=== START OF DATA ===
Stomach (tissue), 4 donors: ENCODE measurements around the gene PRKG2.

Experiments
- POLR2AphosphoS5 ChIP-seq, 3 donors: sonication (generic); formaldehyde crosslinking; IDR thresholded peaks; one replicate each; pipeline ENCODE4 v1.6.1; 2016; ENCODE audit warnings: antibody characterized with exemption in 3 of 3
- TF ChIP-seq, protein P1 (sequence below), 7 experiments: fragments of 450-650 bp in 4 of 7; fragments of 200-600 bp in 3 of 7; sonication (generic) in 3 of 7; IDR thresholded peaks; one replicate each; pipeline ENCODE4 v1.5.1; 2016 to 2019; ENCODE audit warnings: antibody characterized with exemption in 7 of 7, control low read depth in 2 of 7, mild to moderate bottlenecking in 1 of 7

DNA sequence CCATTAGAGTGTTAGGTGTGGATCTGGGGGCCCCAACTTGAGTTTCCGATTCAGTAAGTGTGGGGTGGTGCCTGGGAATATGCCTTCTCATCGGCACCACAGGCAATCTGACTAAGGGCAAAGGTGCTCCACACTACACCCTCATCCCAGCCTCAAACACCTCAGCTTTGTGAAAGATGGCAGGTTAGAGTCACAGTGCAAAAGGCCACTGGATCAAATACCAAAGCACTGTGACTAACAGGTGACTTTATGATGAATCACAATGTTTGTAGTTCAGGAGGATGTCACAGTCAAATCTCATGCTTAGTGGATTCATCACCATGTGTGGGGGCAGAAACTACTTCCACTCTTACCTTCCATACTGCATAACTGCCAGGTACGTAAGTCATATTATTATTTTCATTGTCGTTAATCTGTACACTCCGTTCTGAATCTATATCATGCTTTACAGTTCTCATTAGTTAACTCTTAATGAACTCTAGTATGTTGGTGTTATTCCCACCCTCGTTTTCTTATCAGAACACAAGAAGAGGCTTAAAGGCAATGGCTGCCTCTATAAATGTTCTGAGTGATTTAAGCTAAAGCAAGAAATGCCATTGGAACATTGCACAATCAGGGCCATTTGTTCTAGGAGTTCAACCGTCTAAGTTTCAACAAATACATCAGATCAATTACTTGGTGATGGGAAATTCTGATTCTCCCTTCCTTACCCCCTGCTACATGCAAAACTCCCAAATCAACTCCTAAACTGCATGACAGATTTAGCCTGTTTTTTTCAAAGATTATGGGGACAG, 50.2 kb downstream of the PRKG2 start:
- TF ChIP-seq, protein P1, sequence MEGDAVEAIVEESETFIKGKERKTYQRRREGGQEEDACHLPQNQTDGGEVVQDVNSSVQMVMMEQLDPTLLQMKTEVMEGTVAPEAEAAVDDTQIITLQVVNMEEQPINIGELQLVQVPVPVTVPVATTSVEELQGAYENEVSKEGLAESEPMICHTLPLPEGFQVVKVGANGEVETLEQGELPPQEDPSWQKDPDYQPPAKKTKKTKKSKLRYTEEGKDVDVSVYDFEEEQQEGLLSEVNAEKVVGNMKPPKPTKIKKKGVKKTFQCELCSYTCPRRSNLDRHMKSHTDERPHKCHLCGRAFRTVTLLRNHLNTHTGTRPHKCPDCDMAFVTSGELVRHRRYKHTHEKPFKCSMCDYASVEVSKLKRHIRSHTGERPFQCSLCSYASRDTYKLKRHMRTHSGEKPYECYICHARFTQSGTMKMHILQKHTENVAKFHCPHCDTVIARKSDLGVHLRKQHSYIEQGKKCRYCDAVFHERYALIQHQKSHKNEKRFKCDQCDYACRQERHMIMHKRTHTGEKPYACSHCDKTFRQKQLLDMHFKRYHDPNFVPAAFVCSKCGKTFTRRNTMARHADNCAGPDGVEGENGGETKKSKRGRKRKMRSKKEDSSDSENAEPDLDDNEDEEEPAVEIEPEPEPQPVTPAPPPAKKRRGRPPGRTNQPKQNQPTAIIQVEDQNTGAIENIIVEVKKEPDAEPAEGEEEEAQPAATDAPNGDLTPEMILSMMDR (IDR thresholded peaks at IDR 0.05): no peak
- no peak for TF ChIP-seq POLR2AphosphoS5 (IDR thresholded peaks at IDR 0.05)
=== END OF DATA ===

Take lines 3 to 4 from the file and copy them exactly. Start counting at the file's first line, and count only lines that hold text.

- POLR2AphosphoS5 ChIP-seq, 3 donors: sonication (generic); formaldehyde crosslinking; IDR thresholded peaks; one replicate each; pipeline ENCODE4 v1.6.1; 2016; ENCODE audit warnings: antibody characterized with exemption in 3 of 3
- TF ChIP-seq, protein P1 (sequence below), 7 experiments: fragments of 450-650 bp in 4 of 7; fragments of 200-600 bp in 3 of 7; sonication (generic) in 3 of 7; IDR thresholded peaks; one replicate each; pipeline ENCODE4 v1.5.1; 2016 to 2019; ENCODE audit warnings: antibody characterized with exemption in 7 of 7, control low read depth in 2 of 7, mild to moderate bottlenecking in 1 of 7